How does land drainage help reduce greenhouse gas emissions?

How does land drainage help reduce greenhouse gas emissions?

With the agricultural sector targeted to meet its commitment for net zero emissions by 2040, there is increasing talk about carbon farming. But what is carbon farming and how does land drainage play its part in helping farmers meet their environmental goals?

What is carbon farming?

Carbon farming is, in simple terms, a whole farming approach to optimise carbon capture on working landscapes. It involves introducing practices that will improve the rate at which greenhouse gas emissions are taken out of the atmosphere and stored in soils and vegetation. 

Some examples of carbon farming practices include:

  1. Returning leftover biomass to the soil as mulch after harvest instead of being removed or burned
  2. Replacing traditional tillage practices by conservation tillage, no till, and/or mulch farming
  3. Growing cover crops during the off-season instead of leaving fields bare
  4. Replacing intensive manufactured fertilisers by integrating nutrient management plans and precision application of organic manures
  5. Using farmland fields for livestock and trees instead of intensive cropping
  6. Replacing surface flood irrigation by drip, furrow, or sub-irrigation
  7. Replacing pesticides with integrated pest management techniques
  8. Restoring marginal and degraded soils to their natural states and no longer using them to grow crops

How does land drainage help farmers meet their net zero initiatives?

As intense rainfall events become more and more frequent as a result of climate change, it will become increasingly important for farms to ensure they have effective drainage systems in place. Many land drainage systems were installed in the 1970s, when Government grants were available, and as they reach the end of their lifetime will prove to be far less effective. Poorly drained soils, unfortunately, have a direct impact on yield quality and quantities.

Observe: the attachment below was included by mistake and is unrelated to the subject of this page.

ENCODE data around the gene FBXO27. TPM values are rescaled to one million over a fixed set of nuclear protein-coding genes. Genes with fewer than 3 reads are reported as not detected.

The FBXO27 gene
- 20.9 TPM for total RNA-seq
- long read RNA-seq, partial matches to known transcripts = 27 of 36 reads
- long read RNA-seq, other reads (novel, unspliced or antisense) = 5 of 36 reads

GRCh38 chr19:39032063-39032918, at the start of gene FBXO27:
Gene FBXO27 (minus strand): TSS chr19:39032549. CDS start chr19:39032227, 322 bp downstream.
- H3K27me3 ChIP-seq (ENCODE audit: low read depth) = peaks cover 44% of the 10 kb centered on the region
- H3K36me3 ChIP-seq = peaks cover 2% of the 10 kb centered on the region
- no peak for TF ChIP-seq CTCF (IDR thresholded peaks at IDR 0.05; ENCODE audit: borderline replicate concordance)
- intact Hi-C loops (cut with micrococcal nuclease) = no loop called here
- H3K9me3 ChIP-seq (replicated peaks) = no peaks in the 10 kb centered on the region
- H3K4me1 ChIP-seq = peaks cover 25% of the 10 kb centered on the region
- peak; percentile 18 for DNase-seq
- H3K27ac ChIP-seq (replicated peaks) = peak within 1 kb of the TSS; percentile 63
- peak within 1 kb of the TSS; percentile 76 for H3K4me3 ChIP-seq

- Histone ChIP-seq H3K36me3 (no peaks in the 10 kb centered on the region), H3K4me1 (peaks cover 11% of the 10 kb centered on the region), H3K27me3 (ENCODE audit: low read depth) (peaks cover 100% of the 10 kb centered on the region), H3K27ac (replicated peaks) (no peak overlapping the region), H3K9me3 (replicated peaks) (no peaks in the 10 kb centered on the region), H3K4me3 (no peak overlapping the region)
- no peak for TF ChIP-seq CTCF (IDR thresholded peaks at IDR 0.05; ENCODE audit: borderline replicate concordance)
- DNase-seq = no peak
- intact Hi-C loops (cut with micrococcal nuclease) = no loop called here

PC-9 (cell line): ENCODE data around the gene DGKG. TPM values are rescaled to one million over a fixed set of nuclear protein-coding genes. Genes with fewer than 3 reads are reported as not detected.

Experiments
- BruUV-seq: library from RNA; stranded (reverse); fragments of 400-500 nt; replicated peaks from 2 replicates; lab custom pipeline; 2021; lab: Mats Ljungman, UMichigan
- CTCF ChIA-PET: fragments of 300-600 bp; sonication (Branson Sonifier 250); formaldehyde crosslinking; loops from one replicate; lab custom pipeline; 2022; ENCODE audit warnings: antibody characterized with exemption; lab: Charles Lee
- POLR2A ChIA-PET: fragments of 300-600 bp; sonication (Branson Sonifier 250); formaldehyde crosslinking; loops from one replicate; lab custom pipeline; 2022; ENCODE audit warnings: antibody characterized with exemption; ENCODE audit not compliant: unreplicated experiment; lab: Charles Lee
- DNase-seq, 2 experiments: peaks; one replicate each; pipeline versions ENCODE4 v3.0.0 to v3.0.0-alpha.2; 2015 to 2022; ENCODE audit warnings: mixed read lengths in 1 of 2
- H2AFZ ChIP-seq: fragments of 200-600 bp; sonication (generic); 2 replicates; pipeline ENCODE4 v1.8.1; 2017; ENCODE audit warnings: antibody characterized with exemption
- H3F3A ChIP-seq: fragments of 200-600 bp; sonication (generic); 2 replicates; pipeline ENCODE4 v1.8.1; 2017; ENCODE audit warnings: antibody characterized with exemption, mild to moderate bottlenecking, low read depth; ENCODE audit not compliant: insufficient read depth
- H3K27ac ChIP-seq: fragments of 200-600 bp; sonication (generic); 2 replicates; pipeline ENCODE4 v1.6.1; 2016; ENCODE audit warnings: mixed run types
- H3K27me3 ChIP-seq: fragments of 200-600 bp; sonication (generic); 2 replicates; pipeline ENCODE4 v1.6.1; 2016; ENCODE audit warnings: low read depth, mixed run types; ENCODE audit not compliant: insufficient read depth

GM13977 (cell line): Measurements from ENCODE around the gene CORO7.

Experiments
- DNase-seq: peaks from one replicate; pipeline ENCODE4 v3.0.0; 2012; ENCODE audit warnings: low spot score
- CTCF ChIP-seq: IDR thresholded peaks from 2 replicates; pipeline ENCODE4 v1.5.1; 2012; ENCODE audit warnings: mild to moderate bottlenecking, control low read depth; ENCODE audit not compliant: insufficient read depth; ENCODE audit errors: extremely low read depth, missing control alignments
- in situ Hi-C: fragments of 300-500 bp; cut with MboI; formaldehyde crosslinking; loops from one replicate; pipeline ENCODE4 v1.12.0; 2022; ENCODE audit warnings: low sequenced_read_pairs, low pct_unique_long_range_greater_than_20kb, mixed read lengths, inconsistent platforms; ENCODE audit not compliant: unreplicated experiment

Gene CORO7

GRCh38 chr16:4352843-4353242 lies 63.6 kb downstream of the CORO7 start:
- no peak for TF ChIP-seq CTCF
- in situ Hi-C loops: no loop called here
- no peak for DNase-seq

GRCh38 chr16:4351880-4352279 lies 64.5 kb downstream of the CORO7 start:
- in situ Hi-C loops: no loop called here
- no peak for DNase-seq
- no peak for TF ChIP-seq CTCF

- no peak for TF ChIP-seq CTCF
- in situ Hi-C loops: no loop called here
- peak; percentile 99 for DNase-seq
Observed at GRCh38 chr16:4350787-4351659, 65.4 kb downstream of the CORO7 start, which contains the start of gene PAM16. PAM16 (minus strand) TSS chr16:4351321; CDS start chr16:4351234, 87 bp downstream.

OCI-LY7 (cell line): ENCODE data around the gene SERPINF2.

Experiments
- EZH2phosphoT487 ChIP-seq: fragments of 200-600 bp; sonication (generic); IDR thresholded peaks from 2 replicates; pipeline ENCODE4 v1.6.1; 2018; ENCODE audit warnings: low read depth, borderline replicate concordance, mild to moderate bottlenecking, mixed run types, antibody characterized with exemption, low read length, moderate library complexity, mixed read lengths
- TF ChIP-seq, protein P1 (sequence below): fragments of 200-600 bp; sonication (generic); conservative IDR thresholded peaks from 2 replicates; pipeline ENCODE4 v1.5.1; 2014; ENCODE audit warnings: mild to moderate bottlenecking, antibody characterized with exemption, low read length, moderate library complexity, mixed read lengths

Land drainage is also an effective way to help reduce greenhouse emissions. This is because wetter mineral soils are more likely to produce greater nitrous oxide (N2O) emissions compared to drier mineral soils. N2O is a powerful greenhouse gas with 298 times the warming potential of carbon dioxide (CO2) over 100 years, and N2O is also the leading contributor to stratospheric ozone depletion*.

Soil type and texture does, however, play an important factor when it comes to drainage. It is not recommended to drain peaty/organic soils as this can lead to a loss of oxidation of the soil and huge carbon losses to the atmosphere. Also, draining some areas can potentially lead to negative impact on habitats and wildlife so it is important to look into the appropriateness of the area you are planning to drain.

What to consider when looking into the appropriateness of drainage?

When considering installing land drainage systems here are some of the actions we recommend you follow: 

  • Understand your soil and land history – is it a mineral or peaty/organic soil? How long since the land was last worked?

  • Research whether there is any existing land drainage in the area - are there any historical maps of land drains? Can you find any outfalls?

  • Identify regularly wet areas and areas which have become habitats for wildlife on the farm – drainage may not be cost effective and other options may be available

Where to get good quality drainage products?

We are one of the UK’s leading suppliers of drainage products. These include drainage pipe in coils, large diameter pipe, twinwall pipe and galvanised pipe. Our drainage products come with the UK’s longest guarantee and our team of specialists can provide you with expert advice.

 For more help and advice on Land Drainage, call us on 0121 351 3230.


Alternatively, fill out our enquiry form:

 * 1. G. Myhre et al., “Anthropogenic and natural radiative forcing” in Climate Change 2013: The Physical Science Basis. Contribution of Working Group I to the Fifth Assessment Report of the Intergovernmental Panel on Climate Change, T. F. Stocker et al., Eds. (Cambridge University Press, Cambridge, UK, 2013), pp. 659–740. 2. A. R. Ravishankara, J. S. Daniel, R. W. Portmann, Nitrous oxide (N2O): The dominant ozone-depleting substance emitted in the 21st century. Science 326, 123–125 (2009).

Back to Top

Related Products